The next time it happened, I was seven. At the time I believed I would be the one who would get in trouble if I spoke up. I was correct. I had already been trained to accept responsibility for the abuse. I believed it was my fault, even though my abuser was many years older than me. I thought (correctly) that I would be blamed for the inevitable fallout and loss of friendship that it would cause my parents. The abuse went on for five years. Many years later, when I did speak up, my mother casually told me she had suspected it all along. She had done nothing about it.

The next time it happened, I was fourteen. I was raped, but it took almost thirty years for me to be able to use the correct words to describe what happened. It happened in a place I wasn’t supposed to be, so again, I took the blame. At the time, I knew of no other way to frame it. All through my childhood and adolescence, I was told, directly and indirectly, that women and girls “ask for it” based on what they wear, how much makeup they have on, or the company they keep. Given my history, I naturally assumed responsibility.

The other times it happened, I was older, wiser, and much more tuned in to how I “ought to” behave. Like most women, I constantly looked over my shoulder in dark alleys and clenched my keys into my fist in parking lots. I made sure I never dressed the part, or gave any impressions. None of that mattered. I was still harassed, cornered, and groped.

In my case, there was no trusted person to turn to. There was no opportunity for redemption, only condemnation. I would not have been believed, anyway. Speaking up would have created unbearable drama in my home situation, and I had no where else to go.

I can’t speak for other women as to why they didn’t report, but I can tell you that if I risked getting death threats, I wouldn’t do it. I already have complex PTSD from the circumstances of my shitty childhood. I don’t think my mental health could withstand the scrutiny and accusation that goes along with speaking the truth about a public figure.

I do know from my education and training, and experience that the risk of someone being falsely accused of assault is miniscule compared to the thousands of people who are falsely accused of lying about it. If someone says they were assaulted, do everyone a favor and believe them.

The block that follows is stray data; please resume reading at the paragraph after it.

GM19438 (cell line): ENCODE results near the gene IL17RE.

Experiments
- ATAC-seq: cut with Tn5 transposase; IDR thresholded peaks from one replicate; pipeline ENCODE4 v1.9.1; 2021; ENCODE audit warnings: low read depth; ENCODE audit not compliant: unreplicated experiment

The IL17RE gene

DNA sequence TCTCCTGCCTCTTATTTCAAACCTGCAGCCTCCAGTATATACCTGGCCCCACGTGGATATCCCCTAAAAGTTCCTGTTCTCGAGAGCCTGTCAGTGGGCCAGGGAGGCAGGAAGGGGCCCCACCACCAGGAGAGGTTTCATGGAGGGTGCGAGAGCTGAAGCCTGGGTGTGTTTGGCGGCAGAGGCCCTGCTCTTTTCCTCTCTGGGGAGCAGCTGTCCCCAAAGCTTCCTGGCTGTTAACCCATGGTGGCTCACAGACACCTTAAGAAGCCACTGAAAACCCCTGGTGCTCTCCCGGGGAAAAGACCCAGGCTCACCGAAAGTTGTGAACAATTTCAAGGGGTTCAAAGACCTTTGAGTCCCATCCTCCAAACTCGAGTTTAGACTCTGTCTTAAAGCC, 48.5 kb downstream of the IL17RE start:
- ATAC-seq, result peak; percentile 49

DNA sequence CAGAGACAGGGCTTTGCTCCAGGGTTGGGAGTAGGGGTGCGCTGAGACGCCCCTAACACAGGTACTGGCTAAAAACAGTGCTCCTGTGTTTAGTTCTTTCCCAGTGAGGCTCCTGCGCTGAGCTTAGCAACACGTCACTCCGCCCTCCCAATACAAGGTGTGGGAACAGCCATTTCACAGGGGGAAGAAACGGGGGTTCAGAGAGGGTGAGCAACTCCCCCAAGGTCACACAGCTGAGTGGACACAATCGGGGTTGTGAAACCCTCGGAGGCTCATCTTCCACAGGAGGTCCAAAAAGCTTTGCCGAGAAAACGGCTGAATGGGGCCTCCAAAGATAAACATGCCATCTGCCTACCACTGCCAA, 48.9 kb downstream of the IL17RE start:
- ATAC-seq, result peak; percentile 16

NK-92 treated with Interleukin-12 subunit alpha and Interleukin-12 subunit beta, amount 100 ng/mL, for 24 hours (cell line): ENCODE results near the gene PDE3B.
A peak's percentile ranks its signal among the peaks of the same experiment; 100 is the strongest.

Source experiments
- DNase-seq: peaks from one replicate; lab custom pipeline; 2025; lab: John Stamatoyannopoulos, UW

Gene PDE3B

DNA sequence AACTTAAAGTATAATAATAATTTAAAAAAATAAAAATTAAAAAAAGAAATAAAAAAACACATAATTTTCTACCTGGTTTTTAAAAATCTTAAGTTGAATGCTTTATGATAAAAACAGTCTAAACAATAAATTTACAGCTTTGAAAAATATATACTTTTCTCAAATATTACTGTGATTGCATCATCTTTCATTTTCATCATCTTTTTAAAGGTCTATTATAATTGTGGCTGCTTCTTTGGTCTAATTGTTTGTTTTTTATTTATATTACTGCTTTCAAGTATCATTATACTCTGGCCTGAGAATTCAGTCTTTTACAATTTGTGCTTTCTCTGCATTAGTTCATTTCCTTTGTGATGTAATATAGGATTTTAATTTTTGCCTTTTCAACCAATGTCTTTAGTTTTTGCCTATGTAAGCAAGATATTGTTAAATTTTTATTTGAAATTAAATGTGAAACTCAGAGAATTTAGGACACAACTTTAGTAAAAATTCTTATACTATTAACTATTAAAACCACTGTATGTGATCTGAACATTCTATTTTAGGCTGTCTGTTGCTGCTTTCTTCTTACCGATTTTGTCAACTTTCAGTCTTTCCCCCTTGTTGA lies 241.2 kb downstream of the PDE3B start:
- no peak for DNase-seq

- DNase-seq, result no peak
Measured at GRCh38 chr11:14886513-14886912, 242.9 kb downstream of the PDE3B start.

No, You Are Not ‘Too’ Sensitive

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It is common for the victims of narcissistic abuse to be kind, caring, compassionate people. They are often so tuned in to the needs of others and so good at listening and understanding that they become unwitting targets for toxic people. They are too often labeled as being “too” sensitive, when they feel hurt by the actions of an abuser. This creates a vicious cycle that puts the abuser on the offensive. Rather than take any responsibility for the result of their actions, narcissists will accuse someone of being defective so the attention goes toward the victim having to defend or explain what common decency is.

First off, it’s impossible to be “too” sensitive when you feel empathy or compassion for the struggles of life. This is our human nature at our best, as we are created to be. At the root of compassion and empathy is universal love- and what could possible be wrong about that?

It is possible, however, to be too cruel, too cold, too unfeeling. These are the everyday traits of narcissists and psychopaths, and usually the underlying cause whenever someone complains that anyone else is being “too sensitive.” An abuser will do something harmful, and rather than take responsibility for their behavior, they will project onto others. To the narcissist, there must be something wrong with the one who is “too sensitive,” i.e. someone who feels hurt when the narcissist makes a cruel remark, or does something intentionally hurtful. Common cover-ups include, “I was kidding.” “Can’t you take a joke?” “Just calm down, you’re always getting bent out of shape,” and so on.

Sensitive people will always appear “too” sensitive to those who lack empathy. A sensitive person is not flawed. In fact, we desperately need more sensitivity in the world. It is sensitivity that inspires, uplifts, and encourages one to grow. Sensitivity means someone has a deep connection to what unifies us, to what matters in life.